From PTSD to Paws

The Effects of Service Dogs on Veteran Mental Health

 One common breed of service dogs is the German shepherd breed

Aidan Crozier

One common breed of service dogs is the German shepherd breed

Service dogs can help combat a major problem plaguing the united states military, veteran suicide. Service dogs can help by providing relief for PTSD  (post-traumatic stress disorder) while also providing stability for veterans. Every day the United States loses 22-24 of its veterans to suicide, according to Americas Warrior Partnership (AWP),  a non-profit that advocates for veteran suicide awareness. Each loss is devastating, especially since almost all veteran suicides are preventable.

Some believe that service dogs are not a good solution to help veterans who are suffering from PTSD. In support of that claim, Purdue university found that service dogs cannot help their handlers with amnesia and risk-taking. Knowing this, the opposition draws the conclusion that providing service dogs in certain situations can subject the dog and veteran to danger.

However, organizations such as Vet 2 Vet service dogs, a nonprofit that provides veterans with service dogs free of charge, utilize an application process to make sure that the dogs are a good fit for the veteran. This ensures the safety of both the veteran and the dog. Vietnam Veteran John Kukitz, the event coordinator and a puppy raiser for the V2V organization, described the goal of the organization as paring veterans suffering from PTSD with service dogs to help them deal with the symptoms of PTSD. Kukitz explained that “no one understands a veteran like a veteran,” which is why he believes that the community they are building and the dogs they are training provide good options for those suffering from PTSD. Service dogs are effective in the treatment of PTSD because they can help reduce symptoms, such as hypervigilance, agitation, and restlessness, according to the Disability Network of Northern Michigan. Service dogs can also help decrease anxiety through the relationship that is built between the veteran and the dog. Pennridge High School senior Zach Klepeiss described the benefits that a service dog has provided for a veteran who he knows, stating that “the dog makes the veteran happier by reducing sources of depression and increasing the comfort and confidence of the veteran.”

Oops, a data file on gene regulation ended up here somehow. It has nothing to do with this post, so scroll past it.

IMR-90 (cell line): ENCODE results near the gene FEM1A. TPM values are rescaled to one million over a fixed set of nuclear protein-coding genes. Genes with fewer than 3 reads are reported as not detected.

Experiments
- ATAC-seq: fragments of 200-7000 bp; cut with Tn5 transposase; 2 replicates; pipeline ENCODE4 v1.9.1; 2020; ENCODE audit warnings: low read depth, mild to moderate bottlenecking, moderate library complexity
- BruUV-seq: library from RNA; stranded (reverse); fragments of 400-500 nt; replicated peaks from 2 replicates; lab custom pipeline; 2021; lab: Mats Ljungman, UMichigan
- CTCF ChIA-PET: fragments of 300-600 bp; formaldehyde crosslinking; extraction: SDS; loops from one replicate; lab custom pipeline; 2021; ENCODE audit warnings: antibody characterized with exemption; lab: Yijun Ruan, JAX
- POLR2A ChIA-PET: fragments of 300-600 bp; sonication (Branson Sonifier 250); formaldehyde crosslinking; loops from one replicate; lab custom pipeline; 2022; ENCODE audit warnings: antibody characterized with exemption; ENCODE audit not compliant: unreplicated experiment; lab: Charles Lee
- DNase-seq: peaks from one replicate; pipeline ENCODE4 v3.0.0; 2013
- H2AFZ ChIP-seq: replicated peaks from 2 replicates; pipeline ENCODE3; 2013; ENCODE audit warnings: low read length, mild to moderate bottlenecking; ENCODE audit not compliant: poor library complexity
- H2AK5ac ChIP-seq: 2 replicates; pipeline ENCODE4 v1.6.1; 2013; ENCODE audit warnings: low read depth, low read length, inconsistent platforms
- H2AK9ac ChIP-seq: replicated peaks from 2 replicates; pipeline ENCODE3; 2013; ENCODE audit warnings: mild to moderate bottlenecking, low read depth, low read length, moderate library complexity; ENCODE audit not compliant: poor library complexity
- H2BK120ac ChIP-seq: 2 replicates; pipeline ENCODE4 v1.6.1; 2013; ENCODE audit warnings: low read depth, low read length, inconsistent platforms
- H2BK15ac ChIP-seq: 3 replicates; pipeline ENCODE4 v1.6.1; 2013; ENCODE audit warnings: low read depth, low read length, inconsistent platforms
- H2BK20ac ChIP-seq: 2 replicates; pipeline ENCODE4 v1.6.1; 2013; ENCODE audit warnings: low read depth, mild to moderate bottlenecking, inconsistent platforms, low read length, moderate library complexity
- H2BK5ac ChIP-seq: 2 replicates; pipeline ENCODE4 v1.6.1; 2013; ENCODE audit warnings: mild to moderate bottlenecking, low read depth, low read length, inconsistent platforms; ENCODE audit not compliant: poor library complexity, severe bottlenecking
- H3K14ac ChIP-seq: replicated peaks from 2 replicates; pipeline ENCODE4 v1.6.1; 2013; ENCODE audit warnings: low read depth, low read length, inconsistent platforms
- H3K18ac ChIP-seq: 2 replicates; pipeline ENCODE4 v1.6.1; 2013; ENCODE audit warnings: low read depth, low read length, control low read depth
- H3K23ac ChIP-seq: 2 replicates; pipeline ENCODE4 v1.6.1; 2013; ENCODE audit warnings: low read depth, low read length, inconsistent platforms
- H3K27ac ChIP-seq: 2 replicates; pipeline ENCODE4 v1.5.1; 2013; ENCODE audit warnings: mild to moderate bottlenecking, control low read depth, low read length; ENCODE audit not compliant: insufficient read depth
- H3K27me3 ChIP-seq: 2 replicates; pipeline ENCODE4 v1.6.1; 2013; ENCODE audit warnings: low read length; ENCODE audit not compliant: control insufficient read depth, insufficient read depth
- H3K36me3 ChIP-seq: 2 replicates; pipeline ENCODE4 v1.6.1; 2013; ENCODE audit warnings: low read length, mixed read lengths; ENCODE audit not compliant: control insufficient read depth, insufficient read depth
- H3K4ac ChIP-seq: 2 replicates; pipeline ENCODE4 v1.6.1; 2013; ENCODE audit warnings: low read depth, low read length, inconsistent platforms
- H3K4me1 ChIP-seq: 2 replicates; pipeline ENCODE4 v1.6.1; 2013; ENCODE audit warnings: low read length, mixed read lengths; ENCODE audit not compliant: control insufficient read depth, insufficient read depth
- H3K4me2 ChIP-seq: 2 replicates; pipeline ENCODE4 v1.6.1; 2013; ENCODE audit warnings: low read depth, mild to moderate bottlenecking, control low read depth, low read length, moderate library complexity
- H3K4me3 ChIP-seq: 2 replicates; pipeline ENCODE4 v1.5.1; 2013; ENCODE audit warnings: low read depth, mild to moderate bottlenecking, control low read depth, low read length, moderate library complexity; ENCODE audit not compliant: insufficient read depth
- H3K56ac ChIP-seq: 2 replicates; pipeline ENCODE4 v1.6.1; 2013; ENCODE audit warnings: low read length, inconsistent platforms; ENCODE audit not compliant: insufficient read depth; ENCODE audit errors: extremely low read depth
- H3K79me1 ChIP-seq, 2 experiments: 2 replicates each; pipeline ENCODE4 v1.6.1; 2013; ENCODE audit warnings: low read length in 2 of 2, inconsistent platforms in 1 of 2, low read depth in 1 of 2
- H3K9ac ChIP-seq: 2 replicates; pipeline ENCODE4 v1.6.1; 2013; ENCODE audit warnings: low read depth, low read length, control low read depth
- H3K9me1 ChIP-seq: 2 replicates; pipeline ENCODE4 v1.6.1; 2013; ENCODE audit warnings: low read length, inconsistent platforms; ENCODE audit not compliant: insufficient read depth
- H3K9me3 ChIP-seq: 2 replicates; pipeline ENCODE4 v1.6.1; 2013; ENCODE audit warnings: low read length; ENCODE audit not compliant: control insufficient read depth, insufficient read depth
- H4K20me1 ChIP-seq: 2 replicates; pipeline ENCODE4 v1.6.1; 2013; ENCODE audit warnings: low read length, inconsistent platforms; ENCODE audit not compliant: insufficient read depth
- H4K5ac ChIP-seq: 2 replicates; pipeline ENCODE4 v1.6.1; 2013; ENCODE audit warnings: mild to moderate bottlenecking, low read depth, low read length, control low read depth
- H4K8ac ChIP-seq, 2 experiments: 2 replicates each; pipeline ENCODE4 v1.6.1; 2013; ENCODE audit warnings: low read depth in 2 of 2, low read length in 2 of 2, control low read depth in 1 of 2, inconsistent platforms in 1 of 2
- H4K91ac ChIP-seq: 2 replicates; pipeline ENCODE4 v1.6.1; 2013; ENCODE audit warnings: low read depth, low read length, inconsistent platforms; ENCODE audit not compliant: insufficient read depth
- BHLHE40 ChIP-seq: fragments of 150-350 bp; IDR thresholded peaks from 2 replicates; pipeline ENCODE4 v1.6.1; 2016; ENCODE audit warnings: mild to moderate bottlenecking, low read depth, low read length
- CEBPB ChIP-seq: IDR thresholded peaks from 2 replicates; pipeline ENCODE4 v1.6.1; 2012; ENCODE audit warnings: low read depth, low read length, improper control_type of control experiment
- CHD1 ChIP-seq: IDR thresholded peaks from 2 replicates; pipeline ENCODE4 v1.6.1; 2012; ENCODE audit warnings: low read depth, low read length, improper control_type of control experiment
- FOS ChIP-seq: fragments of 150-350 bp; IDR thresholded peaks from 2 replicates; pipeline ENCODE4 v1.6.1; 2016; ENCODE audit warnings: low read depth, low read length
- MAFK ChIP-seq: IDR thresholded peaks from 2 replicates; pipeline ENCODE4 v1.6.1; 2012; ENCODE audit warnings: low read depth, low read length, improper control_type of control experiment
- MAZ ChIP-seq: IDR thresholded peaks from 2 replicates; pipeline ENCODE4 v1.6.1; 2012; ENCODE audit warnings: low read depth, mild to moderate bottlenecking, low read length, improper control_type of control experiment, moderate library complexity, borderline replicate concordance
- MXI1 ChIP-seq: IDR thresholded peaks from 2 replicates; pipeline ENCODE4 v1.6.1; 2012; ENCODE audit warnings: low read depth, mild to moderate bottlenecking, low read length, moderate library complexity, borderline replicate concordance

For these reasons, the effectiveness of service dogs is undeniable and should be further explored for the sake of our veterans.